Embedded System Design In Telemedicine Software

• Data or image transmission for analysis

Clinical data is “stored” with the patient record before being forwarded to the clinician for additional examination. The use of store-and-forward technology also allows for continuing remote patient monitoring and the management of critical medical indicators in patients.

• Helping people manage their own health

Patients can attend online discussion groups for peer-to-peer assistance and acquire specialized health information via the internet. According to surveys, patients are frequently willing to handle their personal health information via cellphones and are interested in exploring alternative sorts of care delivery via mobile devices . Phones can monitor blood glucose levels, blood pressure measurements, and vitals when connected to portable medical devices, and transport the data to personal health records.

• Remote monitoring is used to track changes in vital indicators

Remote monitoring is used to track changes in vital indicators such as body temperature, blood pressure, and heart rhythms in patients. Patients wear monitors or use gadgets such as scales at their homes that are linked to their doctors’ offices, allowing doctors to monitor their patients’ health without requiring an office visit.

• Telemonitoring in the intensive care unit (ICU) (e-ICUs).

These initiatives broaden the reach of critical care providers. Specialist physicians and critical care nurses maintain 24-hour-a-day, seven-day-a-week tele-ICU centers that collect data from monitoring systems and track patients in ICUs in small hospitals, particularly those in remote locations.

Embedded system design for remote health monitoring

Implementation of the Sensor Nodes Circuit

It is a center for data processing. Through the “Wi-Fi” network, it is in charge of gathering data from various nodes and processing it to draw out important information. Due to the unpredictable nature of information arrival, it must always be active. We can identify two or more sinks to lighten the burden in a large sensor network where the charge is a little higher. Through the analog module, sensors are connected to the microcontroller. Written software in the microcontroller processes data, and the findings are delivered to the laptop through a Bluetooth connection before being sent to a web site.

The brain (the microprocessor) receives the electrical measured values from the physical environment through an analogue module and serves them to it in a comprehensible format for processing. The microprocessor and peripherals required for functioning are inside the microcontroller. The UART communication module connects the microcontroller and Bluetooth module. The decoding and encoding of data according to the Bluetooth standard is done by the Bluetooth module. To update and visualize the way sensors react to the outside world, a web site uses MySQL DB and PHP web programming.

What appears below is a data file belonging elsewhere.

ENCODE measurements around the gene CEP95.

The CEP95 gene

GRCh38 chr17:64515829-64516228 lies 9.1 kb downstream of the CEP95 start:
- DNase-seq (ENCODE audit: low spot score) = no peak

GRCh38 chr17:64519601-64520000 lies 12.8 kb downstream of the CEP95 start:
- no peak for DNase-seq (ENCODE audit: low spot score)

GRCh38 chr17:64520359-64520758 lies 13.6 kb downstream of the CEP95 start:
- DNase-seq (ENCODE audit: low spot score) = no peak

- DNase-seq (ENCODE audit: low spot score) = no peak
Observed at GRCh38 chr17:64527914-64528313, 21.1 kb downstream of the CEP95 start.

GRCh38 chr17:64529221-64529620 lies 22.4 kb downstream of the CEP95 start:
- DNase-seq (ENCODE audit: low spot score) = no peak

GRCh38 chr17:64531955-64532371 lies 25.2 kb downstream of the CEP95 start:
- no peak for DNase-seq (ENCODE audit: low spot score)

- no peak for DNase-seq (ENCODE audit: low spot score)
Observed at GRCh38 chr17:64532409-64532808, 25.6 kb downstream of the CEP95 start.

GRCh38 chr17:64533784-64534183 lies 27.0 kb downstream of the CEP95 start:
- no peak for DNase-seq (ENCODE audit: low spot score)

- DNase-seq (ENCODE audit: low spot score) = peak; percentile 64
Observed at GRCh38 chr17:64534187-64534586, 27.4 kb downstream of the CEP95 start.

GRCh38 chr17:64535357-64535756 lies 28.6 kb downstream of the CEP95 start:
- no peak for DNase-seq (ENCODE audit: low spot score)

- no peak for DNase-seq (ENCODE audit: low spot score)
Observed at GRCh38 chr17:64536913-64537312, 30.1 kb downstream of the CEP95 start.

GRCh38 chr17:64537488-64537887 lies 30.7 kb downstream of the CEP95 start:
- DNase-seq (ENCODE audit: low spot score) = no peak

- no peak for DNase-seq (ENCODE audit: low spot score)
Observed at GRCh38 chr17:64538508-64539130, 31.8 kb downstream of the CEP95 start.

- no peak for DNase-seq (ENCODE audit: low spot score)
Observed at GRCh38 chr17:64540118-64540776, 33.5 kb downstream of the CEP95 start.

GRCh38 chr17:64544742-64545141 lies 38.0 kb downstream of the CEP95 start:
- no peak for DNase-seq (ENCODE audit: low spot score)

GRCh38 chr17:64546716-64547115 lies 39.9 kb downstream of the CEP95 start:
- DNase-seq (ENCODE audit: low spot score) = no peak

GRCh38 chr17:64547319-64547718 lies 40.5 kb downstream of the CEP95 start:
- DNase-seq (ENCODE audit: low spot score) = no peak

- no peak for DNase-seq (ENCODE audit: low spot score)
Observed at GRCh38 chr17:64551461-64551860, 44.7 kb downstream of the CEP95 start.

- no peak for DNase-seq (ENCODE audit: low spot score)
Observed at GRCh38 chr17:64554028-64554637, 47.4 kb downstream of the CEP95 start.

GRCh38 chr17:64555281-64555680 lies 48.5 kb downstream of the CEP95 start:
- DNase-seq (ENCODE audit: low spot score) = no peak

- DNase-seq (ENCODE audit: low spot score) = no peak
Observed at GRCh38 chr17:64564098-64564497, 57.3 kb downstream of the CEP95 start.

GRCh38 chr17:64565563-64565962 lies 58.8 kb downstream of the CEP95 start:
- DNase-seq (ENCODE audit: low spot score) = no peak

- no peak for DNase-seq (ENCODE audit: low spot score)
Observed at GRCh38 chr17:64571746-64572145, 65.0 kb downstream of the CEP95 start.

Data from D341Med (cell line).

Mixed Hardware/Software Solutions for the Embedded System Design Life Cycle

The embedded design life cycle differs from the idea of the embedded solution design process in that it is an iterative, high-level series of steps that incorporates specific technological processes—everything necessary for software and hardware development.

Although not unique, the life cycle of embedded system design has one distinctive aspect: during the planning stage, it is necessary to distinguish between tasks that are purely software- and hardware-related because these two domains require very different skills and must be assigned to separate teams that are working in parallel.

The following tasks are included in the embedded system life cycle:

  • Identify the product’s basic technical specifications.
  • Separate the software and hardware design processes into parallel production lines.
  • Iterate to improve the separation of the hardware and software project lines.
  • Develop distinct hardware and software design jobs.
  • Integrate/assemble the hardware and software lines’ component parts to achieve holistic functionality.
  • Test the product before releasing it in accordance with the rules.
  • Go to the phases of upkeep and improvement (reiterate the first step once possible and follow through the whole life cycle again for improvements.)
  • Discard the product if updating or maintenance are no longer viable.

We have experts in custom biotechnology application development,.NET software development, custom telemedicine solutions, and other fields where embedded programming is used, so make sure to contact Arkenea if you’re looking for some expert advice regarding embedded system design and development life cycle management.

Process for Embedded System Design

The overall design process of embedded systems can be summarized in the following high-level processes, notwithstanding the fact that different types of embedded systems will have a large variety of particulars and nuances (for instance, not all systems will require separate PCB design).

1. Analyzing the requirements for embedded systems